Legal Alert: Snap Back to Reality: NLRB Steps Back from the Ledge on Employment At Will

Date   Nov 5, 2012

Following recent attacks on the employment at-will doctrine by one of the NLRB's Regions, the Board has stepped its position back somewhat, issuing two Advice Memorandums through its Associate General Counsel. 


Executive Summary: Following recent attacks on the employment at-will doctrine by one of the NLRB's Regions, the Board has stepped its position back somewhat, issuing two Advice Memorandums through its Associate General Counsel.  In these opinions, the Board's Associate General Counsel takes the position that many employment at-will provisions may not violate employees' Section 7 rights. 

As discussed in our previous Legal Alert on this issue, Region 28 in Arizona has begun pursuing unfair labor practice charges against employers with respect to their employment at-will policies and acknowledgments.  However, in two recent Advice Memorandums issued by Barry J. Kearney, Associate General Counsel for the National Labor Relations Board, the Board held that employment at-will provisions do not necessarily violate employees' Section 7 Rights.  

In SWH Corp. d/b/a Mimi's Café, Case 28-CA-084365, the employer's at-will provision stated as follows:

The relationship between you and Mimi's Café is referred to as "employment at will."  This means that your employment can be terminated at any time for any reason, with or without cause, with or without notice, by you or the Company.  No representative of the Company has authority to enter into any agreement contrary to the foregoing "employment at will" relationship.  Nothing contained in this handbook creates an express or implied contract of employment.

(emphasis added).  In Rocha Transport., Case 32-CA-086799, the employer had very similar language to that of Mimi's Café, although Rocha Transportation's at-will provision did have an exception that permitted the president of the company to enter into an agreement with an employee to make his or her employment for a specified period, provided such an agreement was in writing.  The employer in Rocha also had similar at-will language in its handbook acknowledgment, which employees were required to sign.  Interestingly, one of these unfair labor practice charges was pursued by Region 28, the region that had previously attacked employment at will. 

Distancing itself from the overly aggressive posture of Region 28, AGC Kearney cautioned that language in a handbook should not be read in isolation.  Instead, the context of the language should be considered.  He further noted that, when a handbook policy cannot be read to explicitly restrict employees' Section 7 rights or was not otherwise instituted in response to employees' Section 7 activity, the relevant policy is only unlawful if an employee "would reasonably construe it in context to restrict Section 7 activity." 

As for the employment at-will provisions in these two cases, AGC Kearney determined that they did not violate Section 7.  First and foremost, neither provision sought to restrict employees from seeking to change their at-will status.  They simply prevented company representatives from doing so.  Additionally, the purpose of the provisions was to make it clear to employees that handbooks are not to be treated as enforceable contracts for employment; the provisions were not meant to restrict employees' Section 7 rights.  Accordingly, when the at-will provisions are considered in context, employees would not reasonably construe these provisions as preventing them from selecting a collective bargaining representative or bargaining collectively for a contract, two of the lynchpins of Section 7 activity.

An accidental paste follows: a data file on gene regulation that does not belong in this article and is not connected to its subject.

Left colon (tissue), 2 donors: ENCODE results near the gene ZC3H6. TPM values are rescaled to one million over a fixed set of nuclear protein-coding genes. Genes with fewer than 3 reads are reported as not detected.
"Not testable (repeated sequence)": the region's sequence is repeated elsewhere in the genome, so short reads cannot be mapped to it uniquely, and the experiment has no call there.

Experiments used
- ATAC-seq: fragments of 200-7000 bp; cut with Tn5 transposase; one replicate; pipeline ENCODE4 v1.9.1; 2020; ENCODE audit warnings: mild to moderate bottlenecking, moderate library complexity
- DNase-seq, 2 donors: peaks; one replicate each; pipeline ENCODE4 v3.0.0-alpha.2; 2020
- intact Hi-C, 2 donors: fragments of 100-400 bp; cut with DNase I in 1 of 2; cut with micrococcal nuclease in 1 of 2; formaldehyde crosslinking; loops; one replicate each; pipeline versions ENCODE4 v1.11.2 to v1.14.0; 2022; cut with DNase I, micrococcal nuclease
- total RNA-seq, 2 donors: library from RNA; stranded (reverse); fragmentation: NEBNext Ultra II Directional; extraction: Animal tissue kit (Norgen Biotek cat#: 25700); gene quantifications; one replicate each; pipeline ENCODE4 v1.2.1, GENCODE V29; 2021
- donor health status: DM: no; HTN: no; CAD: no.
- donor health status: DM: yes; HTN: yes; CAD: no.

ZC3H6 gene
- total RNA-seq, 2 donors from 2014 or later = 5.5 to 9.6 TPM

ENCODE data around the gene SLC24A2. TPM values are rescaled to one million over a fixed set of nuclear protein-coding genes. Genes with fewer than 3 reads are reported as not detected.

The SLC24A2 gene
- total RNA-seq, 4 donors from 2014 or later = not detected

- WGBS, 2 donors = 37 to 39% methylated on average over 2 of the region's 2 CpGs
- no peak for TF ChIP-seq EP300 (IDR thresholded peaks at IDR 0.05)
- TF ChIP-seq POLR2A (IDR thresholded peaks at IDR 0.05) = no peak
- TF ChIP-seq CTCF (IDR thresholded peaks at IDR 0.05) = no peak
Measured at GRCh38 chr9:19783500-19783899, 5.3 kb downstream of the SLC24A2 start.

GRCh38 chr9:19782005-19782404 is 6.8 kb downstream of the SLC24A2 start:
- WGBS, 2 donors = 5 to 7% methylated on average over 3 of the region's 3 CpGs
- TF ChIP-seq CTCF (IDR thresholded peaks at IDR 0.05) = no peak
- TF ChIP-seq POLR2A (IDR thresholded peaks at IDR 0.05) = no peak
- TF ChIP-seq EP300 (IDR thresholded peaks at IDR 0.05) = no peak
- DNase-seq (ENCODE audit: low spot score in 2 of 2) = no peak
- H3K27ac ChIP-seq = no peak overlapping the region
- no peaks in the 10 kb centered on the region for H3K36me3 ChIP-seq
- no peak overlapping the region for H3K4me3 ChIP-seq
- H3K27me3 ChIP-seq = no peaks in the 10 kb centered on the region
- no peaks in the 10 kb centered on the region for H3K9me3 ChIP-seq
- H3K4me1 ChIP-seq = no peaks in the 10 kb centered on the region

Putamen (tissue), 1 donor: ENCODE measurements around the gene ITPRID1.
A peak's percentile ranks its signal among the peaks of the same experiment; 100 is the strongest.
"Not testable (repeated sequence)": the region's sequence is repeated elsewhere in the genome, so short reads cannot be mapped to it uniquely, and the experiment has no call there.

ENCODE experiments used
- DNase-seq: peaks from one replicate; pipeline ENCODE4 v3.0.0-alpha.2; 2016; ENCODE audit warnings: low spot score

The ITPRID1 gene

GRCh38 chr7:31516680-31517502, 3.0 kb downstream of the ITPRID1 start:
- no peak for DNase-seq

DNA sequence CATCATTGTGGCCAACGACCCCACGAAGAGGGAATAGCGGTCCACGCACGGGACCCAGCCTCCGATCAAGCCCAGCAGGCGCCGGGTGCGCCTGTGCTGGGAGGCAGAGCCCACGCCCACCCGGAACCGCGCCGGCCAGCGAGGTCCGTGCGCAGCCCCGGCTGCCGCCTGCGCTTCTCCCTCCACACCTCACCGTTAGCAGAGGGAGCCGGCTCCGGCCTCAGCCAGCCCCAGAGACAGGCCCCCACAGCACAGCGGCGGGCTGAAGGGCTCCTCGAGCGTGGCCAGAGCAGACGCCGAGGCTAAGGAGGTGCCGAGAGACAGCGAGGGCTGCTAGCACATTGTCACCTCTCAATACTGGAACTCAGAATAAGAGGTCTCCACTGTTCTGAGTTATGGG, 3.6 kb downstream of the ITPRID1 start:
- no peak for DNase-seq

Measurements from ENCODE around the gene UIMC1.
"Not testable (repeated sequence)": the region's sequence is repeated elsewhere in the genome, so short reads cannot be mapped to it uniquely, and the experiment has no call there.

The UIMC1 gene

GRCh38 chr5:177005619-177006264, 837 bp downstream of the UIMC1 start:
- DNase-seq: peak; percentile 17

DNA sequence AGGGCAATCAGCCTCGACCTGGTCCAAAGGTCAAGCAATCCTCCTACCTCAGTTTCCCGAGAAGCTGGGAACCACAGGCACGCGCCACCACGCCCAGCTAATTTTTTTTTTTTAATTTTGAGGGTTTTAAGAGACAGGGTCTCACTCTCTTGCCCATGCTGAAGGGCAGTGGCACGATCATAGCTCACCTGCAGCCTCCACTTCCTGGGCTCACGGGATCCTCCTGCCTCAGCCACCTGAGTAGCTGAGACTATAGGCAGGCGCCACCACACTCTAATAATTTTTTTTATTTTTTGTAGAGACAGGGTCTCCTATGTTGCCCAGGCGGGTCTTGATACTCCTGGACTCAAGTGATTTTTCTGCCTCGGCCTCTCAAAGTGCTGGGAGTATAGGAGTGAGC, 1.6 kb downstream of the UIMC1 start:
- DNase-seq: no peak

Unfortunately, AGC Kearney did not go so far as to hold all at-will policies lawful.  In both Advice Memorandums, he qualified the Board's position by asserting that other handbook provisions could still violate Section 7.  For example, the language "I further agree that the at-will employment relationship cannot be amended, modified, or altered in any way," would violate Section 7 because "use of the personal pronoun ‘I'…was ‘essentially a waiver'" by the employee of his or her Section 7 rights.   

In conclusion, AGC Kearney admitted that the law on the issue was "unsettled," so he requested all of the Board's regions submit all cases involving handbook provisions that restrict modifications of employees' at-will status to the Board's Division of Advice. 

Bottom Line:  There is one major positive to take away from these Advice Memorandums – that handbooks' at-will provisions are not per se violations of employees' Section 7 rights.  After such an unsettling move by Region 28, it is reassuring that the Board's Division of Advice is taking a more measured approach to the issue.  Hopefully, Region 28 proves to be nothing more than a bad apple.  However, AGC Kearney's words regarding the fact that the issue remains "unsettled" could forecast darker days ahead.  By asking all the regions to submit their cases regarding at-will provisions to the Board's Division of Advice, the Board may be laying the groundwork to definitively rule on the issue.  Have cooler heads prevailed?  Or is this just the calm before the storm?  Given the anti-business slant of the current Board, let's hope it is the former.             

If you have any questions regarding the issues addressed in this Alert or other labor or employment related issues, please contact the author, Heath Edwards, an attorney in our Atlanta office, at or the FordHarrison attorney with whom you usually work.